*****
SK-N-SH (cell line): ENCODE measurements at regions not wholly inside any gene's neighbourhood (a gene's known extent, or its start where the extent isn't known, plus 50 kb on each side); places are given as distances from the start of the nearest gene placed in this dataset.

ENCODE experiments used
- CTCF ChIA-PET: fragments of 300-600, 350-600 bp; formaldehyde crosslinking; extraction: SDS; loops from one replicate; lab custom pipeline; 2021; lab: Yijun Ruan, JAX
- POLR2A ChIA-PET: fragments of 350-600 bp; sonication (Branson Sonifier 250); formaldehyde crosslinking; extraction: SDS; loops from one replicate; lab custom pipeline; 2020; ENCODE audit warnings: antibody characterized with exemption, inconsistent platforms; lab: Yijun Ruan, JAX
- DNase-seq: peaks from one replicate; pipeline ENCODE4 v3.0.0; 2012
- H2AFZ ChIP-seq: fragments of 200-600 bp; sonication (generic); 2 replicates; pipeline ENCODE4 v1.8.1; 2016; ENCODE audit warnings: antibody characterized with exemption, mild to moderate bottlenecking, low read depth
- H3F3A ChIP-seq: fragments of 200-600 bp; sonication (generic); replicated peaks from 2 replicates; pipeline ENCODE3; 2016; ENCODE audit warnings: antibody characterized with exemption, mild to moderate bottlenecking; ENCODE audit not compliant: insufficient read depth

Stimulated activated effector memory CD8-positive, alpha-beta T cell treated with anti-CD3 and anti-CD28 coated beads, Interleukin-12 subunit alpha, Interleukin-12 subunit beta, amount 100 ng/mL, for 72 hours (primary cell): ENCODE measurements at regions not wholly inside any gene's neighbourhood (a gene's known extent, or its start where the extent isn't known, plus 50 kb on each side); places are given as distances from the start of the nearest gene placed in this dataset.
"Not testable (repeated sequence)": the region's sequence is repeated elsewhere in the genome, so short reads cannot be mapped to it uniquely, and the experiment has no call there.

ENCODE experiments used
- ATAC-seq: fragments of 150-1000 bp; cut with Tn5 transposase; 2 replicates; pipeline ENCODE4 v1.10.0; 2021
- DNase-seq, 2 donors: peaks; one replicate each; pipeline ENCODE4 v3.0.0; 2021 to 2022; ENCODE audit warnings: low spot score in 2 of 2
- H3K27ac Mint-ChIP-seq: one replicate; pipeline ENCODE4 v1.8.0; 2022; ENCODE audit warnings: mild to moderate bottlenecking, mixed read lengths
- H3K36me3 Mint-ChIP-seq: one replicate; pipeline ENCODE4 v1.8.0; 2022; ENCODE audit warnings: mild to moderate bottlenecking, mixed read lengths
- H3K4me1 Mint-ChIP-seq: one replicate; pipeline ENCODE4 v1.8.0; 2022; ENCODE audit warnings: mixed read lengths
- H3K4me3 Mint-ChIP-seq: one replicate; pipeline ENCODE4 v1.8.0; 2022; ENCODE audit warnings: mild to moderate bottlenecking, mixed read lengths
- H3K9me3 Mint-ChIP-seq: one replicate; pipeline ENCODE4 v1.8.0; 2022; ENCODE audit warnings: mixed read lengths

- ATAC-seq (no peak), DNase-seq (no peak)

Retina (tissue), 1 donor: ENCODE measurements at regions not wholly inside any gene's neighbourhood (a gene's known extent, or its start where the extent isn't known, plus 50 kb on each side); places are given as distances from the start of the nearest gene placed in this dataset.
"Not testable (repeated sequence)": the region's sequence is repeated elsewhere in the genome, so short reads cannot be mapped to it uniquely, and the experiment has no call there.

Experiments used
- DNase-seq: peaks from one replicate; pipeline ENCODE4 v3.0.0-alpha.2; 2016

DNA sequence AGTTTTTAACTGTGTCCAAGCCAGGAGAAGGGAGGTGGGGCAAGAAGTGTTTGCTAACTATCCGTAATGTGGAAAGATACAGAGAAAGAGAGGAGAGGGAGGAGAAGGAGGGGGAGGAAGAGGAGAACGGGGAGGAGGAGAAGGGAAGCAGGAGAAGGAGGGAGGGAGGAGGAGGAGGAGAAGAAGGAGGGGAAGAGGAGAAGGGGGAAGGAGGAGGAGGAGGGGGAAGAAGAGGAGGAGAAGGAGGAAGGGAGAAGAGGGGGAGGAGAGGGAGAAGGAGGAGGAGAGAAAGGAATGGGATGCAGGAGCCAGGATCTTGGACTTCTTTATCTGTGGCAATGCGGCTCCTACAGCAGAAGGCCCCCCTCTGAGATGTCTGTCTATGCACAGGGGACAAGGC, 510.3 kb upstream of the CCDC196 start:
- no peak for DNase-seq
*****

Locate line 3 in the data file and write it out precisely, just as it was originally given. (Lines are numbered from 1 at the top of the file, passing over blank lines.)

- CTCF ChIA-PET: fragments of 300-600, 350-600 bp; formaldehyde crosslinking; extraction: SDS; loops from one replicate; lab custom pipeline; 2021; lab: Yijun Ruan, JAX